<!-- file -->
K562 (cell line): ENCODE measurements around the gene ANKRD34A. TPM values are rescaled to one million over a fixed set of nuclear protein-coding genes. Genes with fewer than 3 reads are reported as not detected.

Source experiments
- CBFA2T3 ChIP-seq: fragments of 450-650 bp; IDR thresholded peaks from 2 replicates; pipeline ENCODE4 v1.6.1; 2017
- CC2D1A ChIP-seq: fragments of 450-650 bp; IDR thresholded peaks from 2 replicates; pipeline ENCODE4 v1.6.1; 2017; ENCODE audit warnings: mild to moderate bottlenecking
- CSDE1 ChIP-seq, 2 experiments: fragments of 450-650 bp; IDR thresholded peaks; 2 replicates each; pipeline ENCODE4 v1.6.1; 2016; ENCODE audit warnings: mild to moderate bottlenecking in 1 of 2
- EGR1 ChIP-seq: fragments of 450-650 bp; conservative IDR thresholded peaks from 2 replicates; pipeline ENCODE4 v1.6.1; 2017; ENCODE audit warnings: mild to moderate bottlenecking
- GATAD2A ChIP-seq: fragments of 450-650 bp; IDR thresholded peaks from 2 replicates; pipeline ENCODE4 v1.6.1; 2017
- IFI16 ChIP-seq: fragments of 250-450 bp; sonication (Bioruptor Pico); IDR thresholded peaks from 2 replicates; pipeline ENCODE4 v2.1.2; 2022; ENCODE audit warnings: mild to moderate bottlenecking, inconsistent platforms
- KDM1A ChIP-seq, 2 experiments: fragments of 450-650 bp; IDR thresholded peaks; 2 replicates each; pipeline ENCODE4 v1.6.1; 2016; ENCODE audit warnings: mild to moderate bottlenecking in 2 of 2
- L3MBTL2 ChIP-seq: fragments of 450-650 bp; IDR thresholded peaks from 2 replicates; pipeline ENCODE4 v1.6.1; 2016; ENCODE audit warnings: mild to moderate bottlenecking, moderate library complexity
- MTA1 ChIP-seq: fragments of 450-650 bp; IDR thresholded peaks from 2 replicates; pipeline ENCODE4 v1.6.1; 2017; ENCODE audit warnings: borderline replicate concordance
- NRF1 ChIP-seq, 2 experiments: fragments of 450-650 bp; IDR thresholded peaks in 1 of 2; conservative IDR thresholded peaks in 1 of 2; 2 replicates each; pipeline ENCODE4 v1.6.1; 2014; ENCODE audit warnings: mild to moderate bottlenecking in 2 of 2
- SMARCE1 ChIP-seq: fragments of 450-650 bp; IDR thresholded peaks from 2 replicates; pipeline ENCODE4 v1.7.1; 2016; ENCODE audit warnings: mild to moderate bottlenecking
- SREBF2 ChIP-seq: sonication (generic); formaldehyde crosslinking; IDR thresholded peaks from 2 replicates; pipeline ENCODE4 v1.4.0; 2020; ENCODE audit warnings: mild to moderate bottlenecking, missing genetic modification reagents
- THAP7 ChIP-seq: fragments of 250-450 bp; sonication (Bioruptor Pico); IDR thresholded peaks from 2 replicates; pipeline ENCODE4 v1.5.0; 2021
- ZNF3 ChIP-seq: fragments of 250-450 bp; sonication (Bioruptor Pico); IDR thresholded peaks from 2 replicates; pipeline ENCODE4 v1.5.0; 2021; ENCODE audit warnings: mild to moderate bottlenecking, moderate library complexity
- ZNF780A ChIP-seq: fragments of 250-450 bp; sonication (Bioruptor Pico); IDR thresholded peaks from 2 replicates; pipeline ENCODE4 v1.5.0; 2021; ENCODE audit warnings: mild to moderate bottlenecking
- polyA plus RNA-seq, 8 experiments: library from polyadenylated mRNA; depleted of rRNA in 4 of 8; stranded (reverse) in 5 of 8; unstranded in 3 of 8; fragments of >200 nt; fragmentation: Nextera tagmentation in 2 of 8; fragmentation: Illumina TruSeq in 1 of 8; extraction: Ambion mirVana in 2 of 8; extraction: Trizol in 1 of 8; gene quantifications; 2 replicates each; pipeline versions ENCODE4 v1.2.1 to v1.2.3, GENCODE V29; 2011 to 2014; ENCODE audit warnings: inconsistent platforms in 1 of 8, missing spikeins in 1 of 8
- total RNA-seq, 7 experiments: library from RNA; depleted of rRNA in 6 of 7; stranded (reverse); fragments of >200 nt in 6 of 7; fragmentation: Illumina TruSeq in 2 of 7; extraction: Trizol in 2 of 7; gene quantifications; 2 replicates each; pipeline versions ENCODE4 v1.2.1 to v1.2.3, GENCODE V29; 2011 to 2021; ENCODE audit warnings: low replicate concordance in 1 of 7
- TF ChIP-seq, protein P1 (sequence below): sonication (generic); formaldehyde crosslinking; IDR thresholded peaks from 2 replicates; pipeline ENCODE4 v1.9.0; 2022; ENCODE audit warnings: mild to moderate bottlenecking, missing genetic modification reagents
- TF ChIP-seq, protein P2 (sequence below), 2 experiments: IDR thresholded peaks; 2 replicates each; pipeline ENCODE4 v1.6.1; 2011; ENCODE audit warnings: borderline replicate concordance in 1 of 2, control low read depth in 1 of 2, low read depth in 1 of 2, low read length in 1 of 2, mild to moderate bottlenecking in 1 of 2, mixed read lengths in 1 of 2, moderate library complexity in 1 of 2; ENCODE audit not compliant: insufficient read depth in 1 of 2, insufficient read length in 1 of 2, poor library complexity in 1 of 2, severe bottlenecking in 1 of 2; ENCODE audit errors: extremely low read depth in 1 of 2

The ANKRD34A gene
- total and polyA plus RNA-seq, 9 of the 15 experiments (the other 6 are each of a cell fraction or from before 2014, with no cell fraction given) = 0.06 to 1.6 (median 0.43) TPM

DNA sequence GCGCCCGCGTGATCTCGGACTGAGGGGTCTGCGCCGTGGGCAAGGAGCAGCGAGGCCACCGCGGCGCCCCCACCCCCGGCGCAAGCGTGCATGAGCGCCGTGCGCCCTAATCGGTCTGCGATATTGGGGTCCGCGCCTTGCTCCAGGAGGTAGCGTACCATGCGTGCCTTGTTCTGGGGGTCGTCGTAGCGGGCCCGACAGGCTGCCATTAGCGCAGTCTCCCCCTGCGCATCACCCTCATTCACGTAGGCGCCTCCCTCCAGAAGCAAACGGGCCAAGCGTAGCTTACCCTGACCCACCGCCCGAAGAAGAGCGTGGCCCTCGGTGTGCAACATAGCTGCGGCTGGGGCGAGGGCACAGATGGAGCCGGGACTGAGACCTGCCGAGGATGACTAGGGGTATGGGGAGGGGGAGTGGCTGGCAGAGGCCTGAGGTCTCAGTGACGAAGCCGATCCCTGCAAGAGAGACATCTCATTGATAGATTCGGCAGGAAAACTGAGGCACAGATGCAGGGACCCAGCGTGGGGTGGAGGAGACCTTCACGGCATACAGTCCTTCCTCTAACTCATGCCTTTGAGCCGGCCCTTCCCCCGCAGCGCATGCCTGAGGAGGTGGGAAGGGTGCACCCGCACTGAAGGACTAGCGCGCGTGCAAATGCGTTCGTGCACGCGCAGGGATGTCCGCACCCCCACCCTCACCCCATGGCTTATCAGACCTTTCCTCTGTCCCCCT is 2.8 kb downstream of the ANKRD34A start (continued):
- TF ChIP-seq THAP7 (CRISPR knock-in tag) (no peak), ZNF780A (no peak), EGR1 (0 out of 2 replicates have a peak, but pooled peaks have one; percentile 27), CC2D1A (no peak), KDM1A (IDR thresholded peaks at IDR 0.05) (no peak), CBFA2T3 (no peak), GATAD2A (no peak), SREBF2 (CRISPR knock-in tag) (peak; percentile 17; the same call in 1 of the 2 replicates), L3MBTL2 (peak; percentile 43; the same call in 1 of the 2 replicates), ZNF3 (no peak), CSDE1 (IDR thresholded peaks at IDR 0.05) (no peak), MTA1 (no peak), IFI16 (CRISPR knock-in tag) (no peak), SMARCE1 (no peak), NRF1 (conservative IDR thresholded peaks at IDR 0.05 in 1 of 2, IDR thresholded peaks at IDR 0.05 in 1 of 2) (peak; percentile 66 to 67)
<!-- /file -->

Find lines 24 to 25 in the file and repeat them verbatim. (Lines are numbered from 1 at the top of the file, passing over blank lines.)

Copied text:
DNA sequence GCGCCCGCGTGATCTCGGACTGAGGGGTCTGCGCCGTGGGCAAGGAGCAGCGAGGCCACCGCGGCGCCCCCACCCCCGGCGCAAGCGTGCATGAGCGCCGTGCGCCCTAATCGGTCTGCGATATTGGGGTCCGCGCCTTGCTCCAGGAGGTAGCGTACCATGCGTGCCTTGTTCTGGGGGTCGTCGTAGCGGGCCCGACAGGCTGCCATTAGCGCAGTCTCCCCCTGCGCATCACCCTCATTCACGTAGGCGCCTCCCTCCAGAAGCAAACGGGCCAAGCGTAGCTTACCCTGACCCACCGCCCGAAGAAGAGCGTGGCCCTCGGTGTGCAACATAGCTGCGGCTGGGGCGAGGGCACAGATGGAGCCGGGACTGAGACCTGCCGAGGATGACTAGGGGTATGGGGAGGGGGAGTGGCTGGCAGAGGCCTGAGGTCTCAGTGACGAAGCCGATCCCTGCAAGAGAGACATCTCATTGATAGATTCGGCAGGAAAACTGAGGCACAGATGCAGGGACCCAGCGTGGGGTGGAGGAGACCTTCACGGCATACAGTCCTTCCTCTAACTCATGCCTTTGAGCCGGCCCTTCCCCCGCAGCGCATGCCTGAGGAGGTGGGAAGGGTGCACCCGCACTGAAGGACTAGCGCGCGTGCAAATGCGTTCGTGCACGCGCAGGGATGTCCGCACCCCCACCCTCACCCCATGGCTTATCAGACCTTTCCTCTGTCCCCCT is 2.8 kb downstream of the ANKRD34A start (continued):
- TF ChIP-seq THAP7 (CRISPR knock-in tag) (no peak), ZNF780A (no peak), EGR1 (0 out of 2 replicates have a peak, but pooled peaks have one; percentile 27), CC2D1A (no peak), KDM1A (IDR thresholded peaks at IDR 0.05) (no peak), CBFA2T3 (no peak), GATAD2A (no peak), SREBF2 (CRISPR knock-in tag) (peak; percentile 17; the same call in 1 of the 2 replicates), L3MBTL2 (peak; percentile 43; the same call in 1 of the 2 replicates), ZNF3 (no peak), CSDE1 (IDR thresholded peaks at IDR 0.05) (no peak), MTA1 (no peak), IFI16 (CRISPR knock-in tag) (no peak), SMARCE1 (no peak), NRF1 (conservative IDR thresholded peaks at IDR 0.05 in 1 of 2, IDR thresholded peaks at IDR 0.05 in 1 of 2) (peak; percentile 66 to 67)